Statistics from Altmetric.com
If you wish to reuse any or all of this article please use the link below which will take you to the Copyright Clearance Center’s RightsLink service. You will be able to get a quick price and instant permission to reuse the content in many different ways.
A 44 year old woman, who had enjoyed good health up until recently, presented with a three month history of progressive shortness of breath and bilateral ankle oedema. Physical examination revealed tachycardia of 125 beats per minute and a blood pressure of 100/60 mm Hg on admission. Elevated jugular venous pressure with giant CV wave pattern was observed at the level of the earlobe. Hepatomegaly and bilateral pitting ankle oedema were also noted on palpation. There was a soft, grade 2/6 ejection systolic murmur best heard over the pulmonary area. The oxygen saturation was about 95% on room air. Chest x ray showed cardiomegaly and widened mediastinum. ECG revealed sinus tachycardia, right axis deviation and SI QIII TIII pattern (below left). The clinical presentation and the ECG pattern were typical of acute pulmonary embolism. Computed tomography with contrast of the thorax strikingly showed no evidence of pulmonary embolism but a huge, solid mediastinal tumour encroaching on the heart. The main pulmonary artery and the right ventricular outflow tract was grossly compressed and squeezed, leaving only a slit-like lumen (below right). The entire heart was pushed aside towards the left hemithorax. Serum α-fetal protein (αFP) and human chorionic gonadotrophin (HCG) concentration were normal. Mediastinoscopy and biopsy of the tumour was subsequently performed which yielded malignant spindle cell tumour by histology. In view of the probable invasion of the heart and great vessels by the tumour, complete curative surgical resection would not be possible. Chemo-irradiation was offered to the patient as an alternative but she finally declined this treatment option after knowing and understanding all the side effects of the treatment and the prognosis of her disease.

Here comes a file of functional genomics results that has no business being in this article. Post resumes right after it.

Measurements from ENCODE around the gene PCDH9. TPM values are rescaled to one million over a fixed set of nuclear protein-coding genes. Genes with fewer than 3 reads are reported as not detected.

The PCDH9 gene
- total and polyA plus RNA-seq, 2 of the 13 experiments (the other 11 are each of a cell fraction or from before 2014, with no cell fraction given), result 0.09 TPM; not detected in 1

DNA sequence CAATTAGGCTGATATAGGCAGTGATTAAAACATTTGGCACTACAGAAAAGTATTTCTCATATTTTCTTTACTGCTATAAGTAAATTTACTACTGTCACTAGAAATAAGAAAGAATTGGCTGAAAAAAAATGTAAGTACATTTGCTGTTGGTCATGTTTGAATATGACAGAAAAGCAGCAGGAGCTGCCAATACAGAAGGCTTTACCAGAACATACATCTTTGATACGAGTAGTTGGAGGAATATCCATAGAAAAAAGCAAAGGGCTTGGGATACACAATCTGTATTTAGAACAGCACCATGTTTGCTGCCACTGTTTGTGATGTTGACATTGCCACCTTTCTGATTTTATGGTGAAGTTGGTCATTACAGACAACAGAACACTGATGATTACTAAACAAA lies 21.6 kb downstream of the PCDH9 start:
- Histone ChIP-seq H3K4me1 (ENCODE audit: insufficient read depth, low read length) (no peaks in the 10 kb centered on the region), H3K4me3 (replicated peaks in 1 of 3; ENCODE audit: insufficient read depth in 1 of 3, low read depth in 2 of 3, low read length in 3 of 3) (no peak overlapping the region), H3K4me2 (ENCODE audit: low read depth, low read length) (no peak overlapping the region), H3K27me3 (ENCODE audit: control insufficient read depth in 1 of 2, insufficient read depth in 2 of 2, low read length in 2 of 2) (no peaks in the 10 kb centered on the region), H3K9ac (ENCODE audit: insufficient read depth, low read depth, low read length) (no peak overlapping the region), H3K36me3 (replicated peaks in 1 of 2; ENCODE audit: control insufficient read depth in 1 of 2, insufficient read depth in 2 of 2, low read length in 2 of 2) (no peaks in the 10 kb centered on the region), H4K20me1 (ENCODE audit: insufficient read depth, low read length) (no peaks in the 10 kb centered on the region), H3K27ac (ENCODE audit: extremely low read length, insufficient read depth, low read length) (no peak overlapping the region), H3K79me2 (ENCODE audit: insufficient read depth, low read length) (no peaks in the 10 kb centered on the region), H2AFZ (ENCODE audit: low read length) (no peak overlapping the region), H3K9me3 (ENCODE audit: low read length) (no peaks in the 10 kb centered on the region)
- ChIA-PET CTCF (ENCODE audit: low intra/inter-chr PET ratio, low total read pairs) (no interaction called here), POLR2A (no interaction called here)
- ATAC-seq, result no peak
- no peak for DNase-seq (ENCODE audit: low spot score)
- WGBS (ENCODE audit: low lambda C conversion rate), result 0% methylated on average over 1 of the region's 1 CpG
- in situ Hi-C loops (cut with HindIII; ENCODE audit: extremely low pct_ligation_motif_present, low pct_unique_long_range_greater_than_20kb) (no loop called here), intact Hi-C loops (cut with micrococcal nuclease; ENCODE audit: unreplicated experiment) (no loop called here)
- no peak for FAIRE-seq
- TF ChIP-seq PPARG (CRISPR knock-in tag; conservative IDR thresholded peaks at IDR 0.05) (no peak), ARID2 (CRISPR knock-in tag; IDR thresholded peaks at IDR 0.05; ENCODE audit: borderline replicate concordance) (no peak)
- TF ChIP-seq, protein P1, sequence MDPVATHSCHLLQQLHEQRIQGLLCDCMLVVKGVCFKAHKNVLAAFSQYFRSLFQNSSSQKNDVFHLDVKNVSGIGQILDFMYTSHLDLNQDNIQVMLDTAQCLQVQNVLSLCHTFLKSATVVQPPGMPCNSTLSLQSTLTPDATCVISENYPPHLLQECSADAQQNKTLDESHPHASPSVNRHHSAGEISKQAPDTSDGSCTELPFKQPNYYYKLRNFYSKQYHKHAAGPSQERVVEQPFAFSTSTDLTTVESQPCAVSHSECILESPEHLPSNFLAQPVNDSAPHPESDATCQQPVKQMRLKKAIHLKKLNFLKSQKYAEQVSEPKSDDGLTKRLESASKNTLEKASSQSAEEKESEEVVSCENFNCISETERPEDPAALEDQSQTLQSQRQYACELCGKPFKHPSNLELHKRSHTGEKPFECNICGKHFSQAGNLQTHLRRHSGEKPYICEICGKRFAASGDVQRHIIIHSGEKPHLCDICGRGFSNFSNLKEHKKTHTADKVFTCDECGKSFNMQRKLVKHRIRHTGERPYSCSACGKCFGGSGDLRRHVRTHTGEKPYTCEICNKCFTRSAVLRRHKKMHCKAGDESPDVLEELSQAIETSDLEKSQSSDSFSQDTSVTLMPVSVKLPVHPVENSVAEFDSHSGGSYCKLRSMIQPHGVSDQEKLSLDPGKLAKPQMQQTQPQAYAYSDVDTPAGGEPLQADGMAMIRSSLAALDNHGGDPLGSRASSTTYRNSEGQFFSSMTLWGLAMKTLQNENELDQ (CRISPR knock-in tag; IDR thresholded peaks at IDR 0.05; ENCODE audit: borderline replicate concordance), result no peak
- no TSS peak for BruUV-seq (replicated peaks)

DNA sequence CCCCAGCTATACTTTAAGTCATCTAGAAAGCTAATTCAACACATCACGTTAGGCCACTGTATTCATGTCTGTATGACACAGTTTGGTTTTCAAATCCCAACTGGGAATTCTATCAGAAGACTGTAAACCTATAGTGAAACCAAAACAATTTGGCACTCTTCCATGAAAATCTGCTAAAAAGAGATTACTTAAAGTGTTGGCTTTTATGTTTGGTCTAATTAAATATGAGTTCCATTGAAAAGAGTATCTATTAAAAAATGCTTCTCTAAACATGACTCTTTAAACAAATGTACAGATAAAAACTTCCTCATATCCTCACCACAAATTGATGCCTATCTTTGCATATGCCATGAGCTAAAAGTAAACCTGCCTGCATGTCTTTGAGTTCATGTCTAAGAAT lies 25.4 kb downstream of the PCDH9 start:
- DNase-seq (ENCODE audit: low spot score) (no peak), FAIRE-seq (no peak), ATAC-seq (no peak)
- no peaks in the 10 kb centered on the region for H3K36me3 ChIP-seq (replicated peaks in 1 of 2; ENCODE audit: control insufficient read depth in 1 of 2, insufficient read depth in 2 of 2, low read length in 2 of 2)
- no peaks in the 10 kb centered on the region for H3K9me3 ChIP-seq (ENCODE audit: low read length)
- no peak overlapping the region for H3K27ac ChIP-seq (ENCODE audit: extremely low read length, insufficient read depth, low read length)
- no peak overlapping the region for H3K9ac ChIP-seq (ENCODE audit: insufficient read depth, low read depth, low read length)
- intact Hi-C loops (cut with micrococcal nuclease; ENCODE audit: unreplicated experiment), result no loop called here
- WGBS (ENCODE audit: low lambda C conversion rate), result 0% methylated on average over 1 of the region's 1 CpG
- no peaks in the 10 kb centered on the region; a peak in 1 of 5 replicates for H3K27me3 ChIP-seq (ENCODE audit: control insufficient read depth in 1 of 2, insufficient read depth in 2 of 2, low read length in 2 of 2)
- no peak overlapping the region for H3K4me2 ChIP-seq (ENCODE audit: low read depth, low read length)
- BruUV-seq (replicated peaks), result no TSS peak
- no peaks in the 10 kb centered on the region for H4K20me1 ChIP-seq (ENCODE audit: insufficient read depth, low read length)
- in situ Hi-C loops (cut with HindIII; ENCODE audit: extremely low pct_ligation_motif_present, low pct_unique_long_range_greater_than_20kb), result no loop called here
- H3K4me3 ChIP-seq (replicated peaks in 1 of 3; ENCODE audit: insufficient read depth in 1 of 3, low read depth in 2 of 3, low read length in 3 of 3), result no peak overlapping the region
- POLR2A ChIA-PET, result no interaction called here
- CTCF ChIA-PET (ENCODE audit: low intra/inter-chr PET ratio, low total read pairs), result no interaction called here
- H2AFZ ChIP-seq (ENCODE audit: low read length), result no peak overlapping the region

Spindle cell tumour is a rare disease of mesenchymal origin. This case is unusual because this rapid growing tumour caused external compression and luminal obstruction of the main pulmonary trunk, the latter being exactly the same pathological mechanism as pulmonary embolism.